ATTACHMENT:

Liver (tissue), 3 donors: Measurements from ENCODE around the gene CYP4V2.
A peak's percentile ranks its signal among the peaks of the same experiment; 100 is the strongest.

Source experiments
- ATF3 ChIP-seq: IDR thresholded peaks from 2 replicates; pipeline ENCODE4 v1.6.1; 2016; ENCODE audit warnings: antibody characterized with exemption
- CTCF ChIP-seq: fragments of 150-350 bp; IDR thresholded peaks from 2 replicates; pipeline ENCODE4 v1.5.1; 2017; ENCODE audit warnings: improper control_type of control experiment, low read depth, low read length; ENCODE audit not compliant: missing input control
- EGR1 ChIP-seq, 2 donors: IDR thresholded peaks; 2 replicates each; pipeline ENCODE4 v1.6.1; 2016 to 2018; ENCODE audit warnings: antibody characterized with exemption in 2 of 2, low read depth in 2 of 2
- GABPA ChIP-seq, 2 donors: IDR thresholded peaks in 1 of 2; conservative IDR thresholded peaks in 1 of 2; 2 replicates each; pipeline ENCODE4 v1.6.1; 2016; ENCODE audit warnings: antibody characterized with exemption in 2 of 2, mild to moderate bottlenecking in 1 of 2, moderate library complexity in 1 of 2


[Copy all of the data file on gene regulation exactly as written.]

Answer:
Liver (tissue), 3 donors: Measurements from ENCODE around the gene CYP4V2.
A peak's percentile ranks its signal among the peaks of the same experiment; 100 is the strongest.

Source experiments
- ATF3 ChIP-seq: IDR thresholded peaks from 2 replicates; pipeline ENCODE4 v1.6.1; 2016; ENCODE audit warnings: antibody characterized with exemption
- CTCF ChIP-seq: fragments of 150-350 bp; IDR thresholded peaks from 2 replicates; pipeline ENCODE4 v1.5.1; 2017; ENCODE audit warnings: improper control_type of control experiment, low read depth, low read length; ENCODE audit not compliant: missing input control
- EGR1 ChIP-seq, 2 donors: IDR thresholded peaks; 2 replicates each; pipeline ENCODE4 v1.6.1; 2016 to 2018; ENCODE audit warnings: antibody characterized with exemption in 2 of 2, low read depth in 2 of 2
- GABPA ChIP-seq, 2 donors: IDR thresholded peaks in 1 of 2; conservative IDR thresholded peaks in 1 of 2; 2 replicates each; pipeline ENCODE4 v1.6.1; 2016; ENCODE audit warnings: antibody characterized with exemption in 2 of 2, mild to moderate bottlenecking in 1 of 2, moderate library complexity in 1 of 2